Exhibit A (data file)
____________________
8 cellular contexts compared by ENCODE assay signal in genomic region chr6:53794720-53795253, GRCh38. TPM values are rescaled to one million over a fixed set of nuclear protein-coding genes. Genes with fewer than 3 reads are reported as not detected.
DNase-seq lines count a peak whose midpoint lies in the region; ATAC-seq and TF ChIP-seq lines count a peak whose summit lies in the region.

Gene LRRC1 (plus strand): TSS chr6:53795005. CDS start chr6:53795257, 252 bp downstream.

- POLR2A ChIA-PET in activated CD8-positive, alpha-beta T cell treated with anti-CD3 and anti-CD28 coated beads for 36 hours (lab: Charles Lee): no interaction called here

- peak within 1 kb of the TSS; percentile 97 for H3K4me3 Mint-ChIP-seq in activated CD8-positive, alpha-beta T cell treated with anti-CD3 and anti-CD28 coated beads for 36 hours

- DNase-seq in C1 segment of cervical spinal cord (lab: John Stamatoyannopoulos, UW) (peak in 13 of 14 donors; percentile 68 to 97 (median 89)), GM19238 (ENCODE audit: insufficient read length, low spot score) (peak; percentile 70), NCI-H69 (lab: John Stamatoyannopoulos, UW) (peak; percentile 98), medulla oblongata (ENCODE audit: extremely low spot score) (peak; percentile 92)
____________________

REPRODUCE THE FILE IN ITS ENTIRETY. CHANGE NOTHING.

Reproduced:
8 cellular contexts compared by ENCODE assay signal in genomic region chr6:53794720-53795253, GRCh38. TPM values are rescaled to one million over a fixed set of nuclear protein-coding genes. Genes with fewer than 3 reads are reported as not detected.
DNase-seq lines count a peak whose midpoint lies in the region; ATAC-seq and TF ChIP-seq lines count a peak whose summit lies in the region.

Gene LRRC1 (plus strand): TSS chr6:53795005. CDS start chr6:53795257, 252 bp downstream.

- POLR2A ChIA-PET in activated CD8-positive, alpha-beta T cell treated with anti-CD3 and anti-CD28 coated beads for 36 hours (lab: Charles Lee): no interaction called here

- peak within 1 kb of the TSS; percentile 97 for H3K4me3 Mint-ChIP-seq in activated CD8-positive, alpha-beta T cell treated with anti-CD3 and anti-CD28 coated beads for 36 hours

- DNase-seq in C1 segment of cervical spinal cord (lab: John Stamatoyannopoulos, UW) (peak in 13 of 14 donors; percentile 68 to 97 (median 89)), GM19238 (ENCODE audit: insufficient read length, low spot score) (peak; percentile 70), NCI-H69 (lab: John Stamatoyannopoulos, UW) (peak; percentile 98), medulla oblongata (ENCODE audit: extremely low spot score) (peak; percentile 92)